I. Scope of Review and Applicable Legal Standard.
A district court "may accept, reject, or modify, in whole or in part, the findings or recommendations made by the magistrate judge." 28 U.S.C. § 636(b)(1). If a party objects to any portion of a magistrate judge's report, the district court "shall make a de novo determination of those portions of the report . . . to which objection is made." Id.
The amended Anti-Terrorism and Effective Death Penalty Act of 1996 ("AEDPA") 28 U.S.C. § 2254(d) provides the following standard of review applicable to state court decisions:
(d) An application for a writ of habeas corpus on behalf of a person in custody pursuant to the judgment of a State court shall not be granted with respect to any claim that was adjudicated on the merits in State court proceedings unless the adjudication of the claim--
(1) resulted in a decision that was contrary to, or involved an unreasonable application of, clearly established Federal law, as determined by the Supreme Court of the United States; or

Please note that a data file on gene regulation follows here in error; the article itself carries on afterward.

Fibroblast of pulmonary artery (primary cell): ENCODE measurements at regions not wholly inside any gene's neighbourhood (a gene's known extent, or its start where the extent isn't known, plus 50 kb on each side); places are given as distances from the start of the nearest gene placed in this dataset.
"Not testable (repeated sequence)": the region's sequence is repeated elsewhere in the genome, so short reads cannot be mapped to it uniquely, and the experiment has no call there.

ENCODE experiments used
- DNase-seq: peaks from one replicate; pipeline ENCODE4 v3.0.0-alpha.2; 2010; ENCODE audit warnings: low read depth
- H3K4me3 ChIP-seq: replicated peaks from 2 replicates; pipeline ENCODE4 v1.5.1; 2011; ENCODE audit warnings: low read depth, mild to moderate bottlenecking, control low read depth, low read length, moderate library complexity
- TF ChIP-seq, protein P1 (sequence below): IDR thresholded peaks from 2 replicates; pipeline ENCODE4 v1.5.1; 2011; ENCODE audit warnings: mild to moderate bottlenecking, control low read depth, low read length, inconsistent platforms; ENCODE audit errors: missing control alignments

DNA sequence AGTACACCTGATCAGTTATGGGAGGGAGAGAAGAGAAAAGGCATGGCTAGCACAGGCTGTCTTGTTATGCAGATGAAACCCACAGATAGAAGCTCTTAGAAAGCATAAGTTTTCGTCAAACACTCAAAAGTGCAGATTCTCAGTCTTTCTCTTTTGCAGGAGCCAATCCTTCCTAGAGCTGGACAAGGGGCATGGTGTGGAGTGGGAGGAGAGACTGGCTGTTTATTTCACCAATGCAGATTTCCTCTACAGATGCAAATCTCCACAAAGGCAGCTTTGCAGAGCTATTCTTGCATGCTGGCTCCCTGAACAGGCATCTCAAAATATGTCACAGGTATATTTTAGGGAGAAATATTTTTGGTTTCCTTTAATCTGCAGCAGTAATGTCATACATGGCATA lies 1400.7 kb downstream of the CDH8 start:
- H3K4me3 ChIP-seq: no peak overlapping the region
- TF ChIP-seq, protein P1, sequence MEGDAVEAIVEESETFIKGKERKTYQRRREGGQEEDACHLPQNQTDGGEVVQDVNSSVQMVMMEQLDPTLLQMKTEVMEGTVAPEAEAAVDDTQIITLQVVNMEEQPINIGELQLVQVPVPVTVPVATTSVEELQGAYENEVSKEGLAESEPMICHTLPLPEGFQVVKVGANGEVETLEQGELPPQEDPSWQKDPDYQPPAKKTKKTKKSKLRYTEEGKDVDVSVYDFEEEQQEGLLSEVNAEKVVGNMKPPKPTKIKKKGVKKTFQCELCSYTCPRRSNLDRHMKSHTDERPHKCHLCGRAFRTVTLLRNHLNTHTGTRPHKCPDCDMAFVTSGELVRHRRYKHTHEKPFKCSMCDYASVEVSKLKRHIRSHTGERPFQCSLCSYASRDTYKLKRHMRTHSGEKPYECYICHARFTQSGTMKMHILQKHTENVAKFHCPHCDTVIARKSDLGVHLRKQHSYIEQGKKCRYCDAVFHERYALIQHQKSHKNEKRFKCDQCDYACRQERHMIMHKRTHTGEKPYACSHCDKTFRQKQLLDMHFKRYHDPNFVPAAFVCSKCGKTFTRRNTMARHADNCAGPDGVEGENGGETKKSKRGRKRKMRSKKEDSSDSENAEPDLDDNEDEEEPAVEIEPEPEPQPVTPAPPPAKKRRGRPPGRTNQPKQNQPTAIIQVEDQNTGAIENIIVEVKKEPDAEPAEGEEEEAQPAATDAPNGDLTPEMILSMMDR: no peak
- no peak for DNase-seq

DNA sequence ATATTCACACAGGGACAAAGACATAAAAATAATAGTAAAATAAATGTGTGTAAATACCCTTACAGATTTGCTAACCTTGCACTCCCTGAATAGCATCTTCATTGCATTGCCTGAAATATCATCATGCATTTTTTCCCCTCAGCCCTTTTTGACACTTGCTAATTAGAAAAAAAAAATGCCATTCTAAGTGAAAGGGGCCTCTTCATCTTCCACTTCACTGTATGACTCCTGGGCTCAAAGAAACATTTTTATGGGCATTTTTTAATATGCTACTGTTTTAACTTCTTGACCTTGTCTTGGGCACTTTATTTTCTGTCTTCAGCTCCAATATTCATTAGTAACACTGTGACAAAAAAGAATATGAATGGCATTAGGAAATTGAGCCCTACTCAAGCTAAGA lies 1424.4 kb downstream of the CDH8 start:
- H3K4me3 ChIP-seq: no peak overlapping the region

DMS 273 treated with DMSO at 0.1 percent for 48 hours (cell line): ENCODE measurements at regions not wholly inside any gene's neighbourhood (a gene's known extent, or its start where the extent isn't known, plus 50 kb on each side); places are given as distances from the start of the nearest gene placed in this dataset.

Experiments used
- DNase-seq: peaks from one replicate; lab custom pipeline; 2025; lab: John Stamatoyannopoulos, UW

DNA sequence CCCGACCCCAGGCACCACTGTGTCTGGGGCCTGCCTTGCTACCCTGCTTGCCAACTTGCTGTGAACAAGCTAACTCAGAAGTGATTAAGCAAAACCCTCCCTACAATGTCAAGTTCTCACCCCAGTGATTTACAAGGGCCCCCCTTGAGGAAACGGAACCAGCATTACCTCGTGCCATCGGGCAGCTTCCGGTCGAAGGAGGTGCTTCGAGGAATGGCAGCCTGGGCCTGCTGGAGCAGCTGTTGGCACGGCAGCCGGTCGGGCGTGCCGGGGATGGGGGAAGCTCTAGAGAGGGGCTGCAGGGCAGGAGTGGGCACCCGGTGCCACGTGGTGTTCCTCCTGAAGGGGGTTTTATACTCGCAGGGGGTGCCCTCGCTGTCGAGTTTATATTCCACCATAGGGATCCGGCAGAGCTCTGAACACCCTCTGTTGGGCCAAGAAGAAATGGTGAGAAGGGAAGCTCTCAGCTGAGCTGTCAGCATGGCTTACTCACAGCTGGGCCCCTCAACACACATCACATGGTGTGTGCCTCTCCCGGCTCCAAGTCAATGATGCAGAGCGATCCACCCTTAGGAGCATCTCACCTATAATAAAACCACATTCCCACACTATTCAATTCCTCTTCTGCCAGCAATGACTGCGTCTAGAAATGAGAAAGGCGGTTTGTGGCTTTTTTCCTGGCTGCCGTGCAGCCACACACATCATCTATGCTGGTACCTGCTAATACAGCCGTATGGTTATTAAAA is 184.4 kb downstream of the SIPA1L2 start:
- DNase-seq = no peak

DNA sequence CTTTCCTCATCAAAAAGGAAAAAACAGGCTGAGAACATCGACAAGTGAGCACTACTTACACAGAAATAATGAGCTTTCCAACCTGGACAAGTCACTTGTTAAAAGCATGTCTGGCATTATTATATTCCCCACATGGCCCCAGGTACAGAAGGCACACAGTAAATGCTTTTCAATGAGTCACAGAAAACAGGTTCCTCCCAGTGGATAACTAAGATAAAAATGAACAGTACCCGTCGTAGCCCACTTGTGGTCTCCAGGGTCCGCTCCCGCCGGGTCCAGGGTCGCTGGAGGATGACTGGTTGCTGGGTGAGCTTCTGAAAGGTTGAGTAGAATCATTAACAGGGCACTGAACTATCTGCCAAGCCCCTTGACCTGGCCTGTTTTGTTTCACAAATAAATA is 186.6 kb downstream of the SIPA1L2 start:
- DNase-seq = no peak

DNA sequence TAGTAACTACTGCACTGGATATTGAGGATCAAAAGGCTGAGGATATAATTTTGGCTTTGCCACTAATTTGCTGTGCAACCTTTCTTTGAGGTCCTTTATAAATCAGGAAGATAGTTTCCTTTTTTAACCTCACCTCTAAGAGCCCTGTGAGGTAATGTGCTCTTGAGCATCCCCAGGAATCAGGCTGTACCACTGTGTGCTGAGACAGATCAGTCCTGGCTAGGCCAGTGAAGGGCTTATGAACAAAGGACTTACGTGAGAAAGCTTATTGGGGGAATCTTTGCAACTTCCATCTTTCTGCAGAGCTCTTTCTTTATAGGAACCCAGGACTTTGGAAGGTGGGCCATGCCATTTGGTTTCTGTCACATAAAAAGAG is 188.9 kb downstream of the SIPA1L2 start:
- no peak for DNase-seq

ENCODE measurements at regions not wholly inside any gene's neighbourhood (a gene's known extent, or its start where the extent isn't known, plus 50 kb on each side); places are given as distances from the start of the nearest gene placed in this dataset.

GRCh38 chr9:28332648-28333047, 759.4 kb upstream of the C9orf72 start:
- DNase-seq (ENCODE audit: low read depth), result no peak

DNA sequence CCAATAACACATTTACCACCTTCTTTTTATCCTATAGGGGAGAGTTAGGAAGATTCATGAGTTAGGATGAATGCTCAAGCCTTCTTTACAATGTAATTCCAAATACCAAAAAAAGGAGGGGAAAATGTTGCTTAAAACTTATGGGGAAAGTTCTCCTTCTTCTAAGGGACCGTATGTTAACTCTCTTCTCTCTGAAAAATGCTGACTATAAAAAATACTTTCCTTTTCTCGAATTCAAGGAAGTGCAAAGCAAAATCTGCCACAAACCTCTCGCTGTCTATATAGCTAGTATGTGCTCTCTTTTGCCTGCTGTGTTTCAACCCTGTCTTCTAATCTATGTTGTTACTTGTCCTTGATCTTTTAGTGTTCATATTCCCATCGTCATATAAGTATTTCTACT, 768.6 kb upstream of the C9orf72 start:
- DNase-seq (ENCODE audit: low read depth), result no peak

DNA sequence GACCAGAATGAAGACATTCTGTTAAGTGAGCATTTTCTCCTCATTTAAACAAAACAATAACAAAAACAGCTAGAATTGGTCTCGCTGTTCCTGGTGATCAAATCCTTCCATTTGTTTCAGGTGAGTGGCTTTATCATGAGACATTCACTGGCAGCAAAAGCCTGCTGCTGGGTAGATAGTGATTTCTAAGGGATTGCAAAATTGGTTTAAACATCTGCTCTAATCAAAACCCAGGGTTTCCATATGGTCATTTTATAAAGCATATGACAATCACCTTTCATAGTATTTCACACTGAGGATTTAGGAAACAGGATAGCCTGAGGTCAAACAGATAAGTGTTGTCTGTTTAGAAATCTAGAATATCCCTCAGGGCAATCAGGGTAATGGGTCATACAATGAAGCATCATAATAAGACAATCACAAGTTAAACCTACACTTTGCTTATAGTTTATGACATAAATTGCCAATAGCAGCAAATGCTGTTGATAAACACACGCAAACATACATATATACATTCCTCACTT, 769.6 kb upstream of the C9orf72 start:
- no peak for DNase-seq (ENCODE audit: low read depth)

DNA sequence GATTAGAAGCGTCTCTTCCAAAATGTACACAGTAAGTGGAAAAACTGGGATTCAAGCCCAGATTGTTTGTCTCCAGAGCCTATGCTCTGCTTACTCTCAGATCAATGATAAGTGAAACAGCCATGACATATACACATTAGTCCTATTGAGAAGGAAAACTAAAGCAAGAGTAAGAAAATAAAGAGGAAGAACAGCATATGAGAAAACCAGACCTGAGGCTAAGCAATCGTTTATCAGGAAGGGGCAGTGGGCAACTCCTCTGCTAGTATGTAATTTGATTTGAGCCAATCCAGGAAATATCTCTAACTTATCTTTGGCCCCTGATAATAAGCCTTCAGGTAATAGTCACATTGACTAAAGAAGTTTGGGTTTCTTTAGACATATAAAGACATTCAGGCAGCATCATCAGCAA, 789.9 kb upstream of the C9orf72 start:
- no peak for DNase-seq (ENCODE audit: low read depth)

(2) resulted in a decision that was based on an unreasonable determination of the facts in light of the evidence presented in the State court proceeding.
28 U.S.C. § 2254(d).
A federal court may grant habeas relief under the "contrary to" clause of § 2254(d)(1) if a state court either (1) "applies a rule that contradicts the governing law set forth in [the Court's] cases" or (2) "confronts a set of facts that are materially indistinguishable from a decision of [the] Court and nevertheless arrives at a result different from [the Court's] precedent." Williams v. Taylor, 529 U.S. 362, 405-06 (2000).
A federal court may grant habeas relief under the "unreasonable application" clause of § 2254(d)(1) if the state court "identifies the correct governing legal rule from [the Supreme] Court's cases but unreasonably applies it to the facts of the particular state prisoner's case." Id. at 407. A federal court may also grant habeas relief "if the state court either unreasonably extends a legal principle from [Supreme Court] precedent to a new context where it should not apply or unreasonably refuses to extend that principle to a new context where it should apply." Id. The state court's "unreasonable application" must be objectively unreasonable to the extent that the state court decision is more than merely incorrect or erroneous. See Lockyer v. Andrade, 538 U.S. 63, 75-76 (2003).